Nationals manager Davey Johnson announced before a 3-2, 10-inning loss to the Braves that the 23-year-old Strasburg will start the season opener for Washington April 5 in Chicago.
''It's a tremendous honor,'' Strasburg said. ''But there's still a lot of work to be done, and it's just one game. Hopefully, the games will be mattering a lot more at the end of the year for us.''
Left-hander John Lannan is probably wondering how many meaningful starts he'll get for Washington this year, too. He threw four scoreless innings and will likely be the Nationals No. 5 starter to begin the season because Chien-Ming Wang is out with a strained left hamstring.
Wang was injured March 15 while fielding a groundball against his old team, the New York Yankees. The initial prognosis was that he would be out at least two weeks. On Wednesday, Johnson said Wang would likely be out three weeks.
Once Wang returns, Lannan could find himself in a long relief-spot starter role, pitching at Triple-A Syracuse, or possibly even traded.
''Stras knows he's starting opening day, but I don't think anybody else knows exactly what day they're starting, or what my role is going to be,'' Lannan said. ''But I'm not thinking too much about it. I'm just going from start to start, day to day and everything's going to work out.''
Actually, Johnson confirmed that left-hander Gio Gonzalez will start the second game for the Nationals on April 7, following an off day in Chicago. Johnson wouldn't disclose the rest of the rotation, but the way it is set up, right-hander Jordan Zimmermann would be No. 3, with right-hander Edwin Jackson in the fourth spot.
As for Strasburg, Johnson said it was an easy decision to make him the opening-day starter, especially after Strasburg looked dominant Tuesday night against New York Mets, giving up one run on two hits while striking out three and walking one over five innings.
Because Strasburg will be limited to 160 innings in this, his first full season off Tommy John surgery, there had been some talk the Nationals might bump him to the back of the rotation, or come up with a way to stretch out his season. Johnson never considered it.
''I've heard all these different theories from the experts, but I have a little experience in that area, too,'' Johnson said. ''Everything in my baseball mind says you pitch him where he belongs to pitch, and if you've got to shut him down, you shut him down. End of story.''
The National have tried to work with Strasburg this spring on not feeling as if he has to overthrow or strike out every batter in order to live up to the hype that has surrounded him ever since he was the No. 1 pick of the 2009 draft. By the same token, the Nationals know that Strasburg expects a lot from himself as well.
''I'm pretty comfortable with the expectations people have for me,'' Strasburg said. ''That's never going to change. I have expectations for myself. As long as I go out there and compete to the best of my ability and do everything I can to help the team win the ballgame, whatever happens, happens. That's one thing I've held onto my whole career.''
For Atlanta, it was Hanson's third outing - second official start - of the spring after missing roughly the first two weeks of camp with a mild concussion sustained in an auto accident in February.
The right-hander went four innings, allowing just one hit while striking out two and walking one. The one run scored against him was unearned.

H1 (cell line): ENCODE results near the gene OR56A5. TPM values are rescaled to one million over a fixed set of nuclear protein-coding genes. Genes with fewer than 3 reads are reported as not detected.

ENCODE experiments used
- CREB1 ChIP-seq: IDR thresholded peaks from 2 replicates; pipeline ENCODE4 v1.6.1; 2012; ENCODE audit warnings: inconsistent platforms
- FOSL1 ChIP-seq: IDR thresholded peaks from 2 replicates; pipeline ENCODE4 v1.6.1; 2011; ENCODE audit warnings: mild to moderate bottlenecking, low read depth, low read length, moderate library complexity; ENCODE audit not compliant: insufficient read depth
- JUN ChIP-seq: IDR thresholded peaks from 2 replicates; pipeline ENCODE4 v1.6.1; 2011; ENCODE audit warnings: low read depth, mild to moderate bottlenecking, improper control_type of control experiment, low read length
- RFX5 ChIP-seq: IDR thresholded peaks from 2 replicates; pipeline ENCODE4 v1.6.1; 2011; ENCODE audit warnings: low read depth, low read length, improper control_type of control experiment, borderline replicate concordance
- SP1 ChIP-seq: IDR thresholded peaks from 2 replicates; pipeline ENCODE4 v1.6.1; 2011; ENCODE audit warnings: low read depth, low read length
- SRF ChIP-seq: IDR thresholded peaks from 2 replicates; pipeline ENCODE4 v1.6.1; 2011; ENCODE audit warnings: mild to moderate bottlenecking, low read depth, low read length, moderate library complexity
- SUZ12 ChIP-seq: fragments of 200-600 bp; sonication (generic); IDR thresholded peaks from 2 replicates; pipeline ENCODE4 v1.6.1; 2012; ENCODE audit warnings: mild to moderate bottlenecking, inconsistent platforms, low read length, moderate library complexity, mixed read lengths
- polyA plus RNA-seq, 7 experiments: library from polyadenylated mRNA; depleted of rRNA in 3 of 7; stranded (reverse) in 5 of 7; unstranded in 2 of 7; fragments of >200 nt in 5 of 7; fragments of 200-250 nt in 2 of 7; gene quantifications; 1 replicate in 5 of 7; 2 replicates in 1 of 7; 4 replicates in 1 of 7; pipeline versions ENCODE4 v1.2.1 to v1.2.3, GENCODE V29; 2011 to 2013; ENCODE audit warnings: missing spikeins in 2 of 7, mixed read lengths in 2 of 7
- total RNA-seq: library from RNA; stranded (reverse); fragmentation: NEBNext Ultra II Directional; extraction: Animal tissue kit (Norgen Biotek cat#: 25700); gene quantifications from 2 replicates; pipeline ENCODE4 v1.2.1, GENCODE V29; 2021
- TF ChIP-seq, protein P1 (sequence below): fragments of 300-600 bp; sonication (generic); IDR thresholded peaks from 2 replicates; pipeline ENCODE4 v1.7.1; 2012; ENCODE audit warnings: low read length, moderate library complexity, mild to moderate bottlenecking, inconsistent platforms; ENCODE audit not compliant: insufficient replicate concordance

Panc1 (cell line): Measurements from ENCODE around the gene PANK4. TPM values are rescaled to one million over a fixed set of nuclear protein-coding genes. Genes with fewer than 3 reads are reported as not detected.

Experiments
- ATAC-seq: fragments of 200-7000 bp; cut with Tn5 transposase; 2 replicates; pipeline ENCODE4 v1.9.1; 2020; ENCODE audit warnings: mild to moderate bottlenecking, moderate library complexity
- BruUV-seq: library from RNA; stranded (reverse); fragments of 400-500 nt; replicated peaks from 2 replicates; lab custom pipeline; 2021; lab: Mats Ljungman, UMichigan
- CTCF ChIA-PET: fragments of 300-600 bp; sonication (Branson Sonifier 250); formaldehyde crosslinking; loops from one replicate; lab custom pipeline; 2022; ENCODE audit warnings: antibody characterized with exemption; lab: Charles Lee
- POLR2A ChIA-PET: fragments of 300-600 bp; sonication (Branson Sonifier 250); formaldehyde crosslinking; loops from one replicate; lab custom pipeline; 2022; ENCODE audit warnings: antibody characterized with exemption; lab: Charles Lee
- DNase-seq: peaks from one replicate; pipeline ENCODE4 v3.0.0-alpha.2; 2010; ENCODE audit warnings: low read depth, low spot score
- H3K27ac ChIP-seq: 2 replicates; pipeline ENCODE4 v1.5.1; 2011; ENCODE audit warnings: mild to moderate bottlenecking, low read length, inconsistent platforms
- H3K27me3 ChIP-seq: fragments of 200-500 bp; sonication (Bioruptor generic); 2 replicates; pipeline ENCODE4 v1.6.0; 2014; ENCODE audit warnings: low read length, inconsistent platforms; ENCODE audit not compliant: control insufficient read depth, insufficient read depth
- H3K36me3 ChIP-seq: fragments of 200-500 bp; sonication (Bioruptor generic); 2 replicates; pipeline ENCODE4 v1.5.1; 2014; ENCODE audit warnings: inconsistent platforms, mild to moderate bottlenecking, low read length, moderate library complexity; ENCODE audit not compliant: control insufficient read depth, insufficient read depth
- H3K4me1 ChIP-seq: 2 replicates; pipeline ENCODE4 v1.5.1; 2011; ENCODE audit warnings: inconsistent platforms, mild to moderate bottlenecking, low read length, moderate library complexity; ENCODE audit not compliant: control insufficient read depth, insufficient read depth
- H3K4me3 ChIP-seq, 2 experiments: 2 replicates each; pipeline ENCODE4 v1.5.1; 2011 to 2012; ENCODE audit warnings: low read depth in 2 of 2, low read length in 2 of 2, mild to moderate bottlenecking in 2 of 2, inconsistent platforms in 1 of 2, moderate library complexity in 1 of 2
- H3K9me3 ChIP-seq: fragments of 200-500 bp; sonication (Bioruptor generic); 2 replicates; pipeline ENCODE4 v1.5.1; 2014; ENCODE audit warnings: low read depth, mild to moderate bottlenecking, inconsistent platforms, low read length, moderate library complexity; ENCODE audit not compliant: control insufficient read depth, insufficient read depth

''I thought he was OK,'' Braves manager Freddy Gonzalez said of Hanson. ''That's what we're looking for.''
Hanson, who will likely go six innings in his next start, said he believes he'll be ready for the start of the season, whether that means he'll pitch at home against the New York Mets or Houston Astros.
''Whatever game Freddy wants to put me in, I'll be ready,'' Hanson said.
As for Wednesday's outing, Hanson was pleased with his slider, the command on his fastball and his changeup. However, he wasn't happy with his curveball, saying he was a little behind with his delivery.
Overall, however, the 25-year-old was pleased with how he is progressing.
''It's good. I'm figuring out what I need to work on, and each time there's one or two things that pop up that I need to work on,'' Hanson said. ''I don't feel overwhelmed, but I don't feel like I don't need to work on anything. I'm getting more comfortable each time out.''
NOTES: Johnson said he was worried about Wang being ready for the start of the season after seeing the extent of the bruise on the pitcher's left hamstring. ''He is walking good, but there is a lot of blood,'' Johnson said. ''He is too valuable to rush back. I would say three weeks at this point. I was surprised by the bleeding.'' . Nationals outfielder Michael Morse (strained lat) and first baseman Adam LaRoche (ankle) are still being held out of action. Johnson said the pair would resume baseball activities on March 25. . With two on and two outs in the bottom of the 10th, Nationals reliever Ryan Perry found himself at the plate. Perry fouled off a couple of pitches before eventually taking a called third strike to end the game. ''We hit in the cage every once in a while, but I haven't seen a pitcher since high school,'' Perry said. . Perry was also the losing pitcher, blowing a save chance in the ninth when Atlanta's Jordan Parraz had an RBI single and then allowed two more runs in the top of the 10th with the help of an error by second baseman Danny Espinosa. . With a few exceptions, Gonzalez said the Braves were going to start employing their full regular-season lineup starting Thursday at home against the Mets. . Catcher Brian McCann will likely get some rest during the final 10 spring games so he doesn't wear down, and the team still has to decide between Tyler Pastornicky and Andrelton Simmons at shortstop. . Although Simmons got the start and went 1 for 4 Wednesday, Gonzalez was happy with Pastornicky's pinch-hit single in the 10th.
- Tommy Hanson
- Stephen Strasburg